Google+ can change the face of activism, and you can be part of it. I am wary of bloated claims about the power of social media to create social change (see: claims about the Twitter revolution in Iran, tweets primarily in English… curious). In fact, I am adamant that online activism must be coupled with offline action to produce meaningful results.
All of that is precisely why Google+ is the best tool yet available at the fingers of activists. Here’s how and why you can use Plus to create meaningful social change.
Unlike Facebook, which is rife with businesses, organizations, and applications, Google+ is (for now) comprised entirely of individuals. Actual people. You can’t simply “Like” Free Darfur and be done with it. If you care about Darfur, you’re going to have to post about it, comment on it, upload pictures of it, or read (and +1) articles about it. There can be no pretense of caring, you must be actively engaged in order to demonstrate your support. And individual empowerment is a powerful force for social change.
Google+ centers around varying layers of privacy. Twitter is a potential tool for mass-organizing, except everyone can see what you are talking about; which, includes the very people and organizations invested in opposing your causes. Tweets are broadcast message. While you can reply to a tweet, threaded, multi-person conversation is difficult except in real-time. With Google+, you can put important, public information on blast, available for all to see and reshare; while reserving private, sensitive information for your inner circles. It can be a megaphone or a discussion group, a message board or a private message system.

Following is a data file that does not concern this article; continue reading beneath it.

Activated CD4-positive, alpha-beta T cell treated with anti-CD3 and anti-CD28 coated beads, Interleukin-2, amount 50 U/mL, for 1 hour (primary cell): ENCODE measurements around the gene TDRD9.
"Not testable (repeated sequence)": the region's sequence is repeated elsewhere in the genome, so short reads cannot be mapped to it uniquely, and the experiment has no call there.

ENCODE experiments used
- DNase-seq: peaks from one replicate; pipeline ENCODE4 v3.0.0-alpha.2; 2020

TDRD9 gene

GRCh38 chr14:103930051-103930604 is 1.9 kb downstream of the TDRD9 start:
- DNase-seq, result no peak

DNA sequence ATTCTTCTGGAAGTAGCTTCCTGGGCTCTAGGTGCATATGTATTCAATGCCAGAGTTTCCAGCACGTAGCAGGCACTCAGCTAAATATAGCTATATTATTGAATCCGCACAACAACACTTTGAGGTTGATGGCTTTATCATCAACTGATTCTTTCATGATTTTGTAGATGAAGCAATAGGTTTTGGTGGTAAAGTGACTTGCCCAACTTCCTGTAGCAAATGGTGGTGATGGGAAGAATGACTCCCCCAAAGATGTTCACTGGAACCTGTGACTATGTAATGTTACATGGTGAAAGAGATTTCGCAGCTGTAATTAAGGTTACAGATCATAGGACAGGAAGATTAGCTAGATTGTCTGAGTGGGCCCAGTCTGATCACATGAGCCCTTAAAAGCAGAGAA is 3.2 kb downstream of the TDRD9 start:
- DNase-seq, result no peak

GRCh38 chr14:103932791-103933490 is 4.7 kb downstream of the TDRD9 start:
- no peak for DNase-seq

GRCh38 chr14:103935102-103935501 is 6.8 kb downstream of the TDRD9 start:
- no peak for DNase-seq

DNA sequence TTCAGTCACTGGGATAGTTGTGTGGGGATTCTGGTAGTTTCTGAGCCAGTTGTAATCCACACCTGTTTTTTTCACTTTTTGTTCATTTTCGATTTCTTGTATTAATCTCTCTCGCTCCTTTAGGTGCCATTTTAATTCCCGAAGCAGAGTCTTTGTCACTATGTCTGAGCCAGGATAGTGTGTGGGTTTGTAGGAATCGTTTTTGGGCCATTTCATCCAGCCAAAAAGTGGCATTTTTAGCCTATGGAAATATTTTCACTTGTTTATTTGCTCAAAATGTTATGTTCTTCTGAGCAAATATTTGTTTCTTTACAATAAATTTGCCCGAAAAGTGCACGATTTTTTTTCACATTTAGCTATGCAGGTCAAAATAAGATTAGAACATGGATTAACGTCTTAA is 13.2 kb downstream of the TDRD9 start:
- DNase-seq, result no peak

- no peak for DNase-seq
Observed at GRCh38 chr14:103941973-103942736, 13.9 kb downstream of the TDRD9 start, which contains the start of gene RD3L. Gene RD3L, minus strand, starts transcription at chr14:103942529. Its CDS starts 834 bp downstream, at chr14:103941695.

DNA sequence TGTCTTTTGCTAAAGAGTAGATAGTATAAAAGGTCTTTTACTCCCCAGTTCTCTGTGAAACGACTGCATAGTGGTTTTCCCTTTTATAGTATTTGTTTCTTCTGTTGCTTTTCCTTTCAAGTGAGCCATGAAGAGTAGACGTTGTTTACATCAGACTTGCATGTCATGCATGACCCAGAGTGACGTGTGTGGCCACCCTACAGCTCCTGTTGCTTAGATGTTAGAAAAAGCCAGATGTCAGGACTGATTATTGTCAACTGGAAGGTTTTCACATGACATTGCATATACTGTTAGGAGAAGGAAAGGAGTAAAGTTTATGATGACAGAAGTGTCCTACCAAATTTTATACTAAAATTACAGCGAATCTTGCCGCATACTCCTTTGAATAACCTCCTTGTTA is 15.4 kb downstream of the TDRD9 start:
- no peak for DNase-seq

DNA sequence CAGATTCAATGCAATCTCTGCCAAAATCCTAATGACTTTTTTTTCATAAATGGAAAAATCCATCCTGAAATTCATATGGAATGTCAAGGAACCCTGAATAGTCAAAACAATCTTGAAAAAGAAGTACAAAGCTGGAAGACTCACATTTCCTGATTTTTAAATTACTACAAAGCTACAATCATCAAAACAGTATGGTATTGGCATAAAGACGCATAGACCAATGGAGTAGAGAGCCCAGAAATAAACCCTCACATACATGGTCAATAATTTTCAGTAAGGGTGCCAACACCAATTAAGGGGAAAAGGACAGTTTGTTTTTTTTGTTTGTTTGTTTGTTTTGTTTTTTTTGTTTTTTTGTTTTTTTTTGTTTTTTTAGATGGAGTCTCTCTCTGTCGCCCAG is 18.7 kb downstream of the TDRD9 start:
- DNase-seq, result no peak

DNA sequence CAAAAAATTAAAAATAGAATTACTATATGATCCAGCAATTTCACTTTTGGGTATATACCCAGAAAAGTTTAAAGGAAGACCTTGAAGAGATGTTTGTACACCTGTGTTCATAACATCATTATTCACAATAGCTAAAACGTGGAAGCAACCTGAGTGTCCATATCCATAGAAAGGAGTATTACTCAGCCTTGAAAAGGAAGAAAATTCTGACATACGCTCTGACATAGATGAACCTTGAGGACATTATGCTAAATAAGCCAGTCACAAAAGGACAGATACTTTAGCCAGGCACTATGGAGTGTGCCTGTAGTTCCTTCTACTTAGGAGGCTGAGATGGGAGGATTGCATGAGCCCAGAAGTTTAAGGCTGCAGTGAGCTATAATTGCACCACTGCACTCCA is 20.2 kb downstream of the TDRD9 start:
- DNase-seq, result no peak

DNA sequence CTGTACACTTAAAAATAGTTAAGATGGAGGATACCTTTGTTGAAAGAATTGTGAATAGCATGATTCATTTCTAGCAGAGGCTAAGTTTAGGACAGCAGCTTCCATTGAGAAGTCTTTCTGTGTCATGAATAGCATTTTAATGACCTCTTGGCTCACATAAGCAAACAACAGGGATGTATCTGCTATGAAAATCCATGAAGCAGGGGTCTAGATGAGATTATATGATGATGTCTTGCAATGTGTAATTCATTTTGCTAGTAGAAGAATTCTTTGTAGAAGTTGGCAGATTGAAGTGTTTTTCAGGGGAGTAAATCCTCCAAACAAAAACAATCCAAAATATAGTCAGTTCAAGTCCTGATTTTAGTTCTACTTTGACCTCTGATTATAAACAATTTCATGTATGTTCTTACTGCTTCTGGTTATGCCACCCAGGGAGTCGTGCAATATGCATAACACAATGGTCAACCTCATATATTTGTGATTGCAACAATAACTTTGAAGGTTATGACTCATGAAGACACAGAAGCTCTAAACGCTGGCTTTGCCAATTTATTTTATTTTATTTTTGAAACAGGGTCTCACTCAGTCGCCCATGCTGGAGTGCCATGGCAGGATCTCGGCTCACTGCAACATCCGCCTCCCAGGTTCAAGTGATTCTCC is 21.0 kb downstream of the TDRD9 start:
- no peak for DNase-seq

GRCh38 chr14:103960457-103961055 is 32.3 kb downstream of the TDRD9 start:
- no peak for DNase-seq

Last week, Shannon Kearns, Jules Kennedy, and I used the Hangout feature to have a three-way video chat to solidify details for the Sanctuary Collective Empowerment Project, Jules’ dream gathering, and the queer theology synchroblog. Shannon set it up so that only Jules and I could see that he was hanging out. We’re planning on doing public hangouts to connect queer activist and advocates who are geographically separated (ssh, don’t tell anyone). The privacy onion here makes the multi-media tools even more powerful.
You are the crucial piece in this equation. While Google+ is poised to be a tool for organizing, collaboration, and information dissemination in ways prior social networks were unable to realize, it also has the potential to be just another collection of status updates about cereal and photo uploads of cute babies. Technological tools are only vessels, fill them wisely.
If you found this helpful, use Google+ and Twitter to spread the word and encourage discussion. Share it on + and tweet out the link. Tag or mention me so I can join the discussion. You can connect with me on Google+ and flow with me on Twitter.
Photo by sunshinecity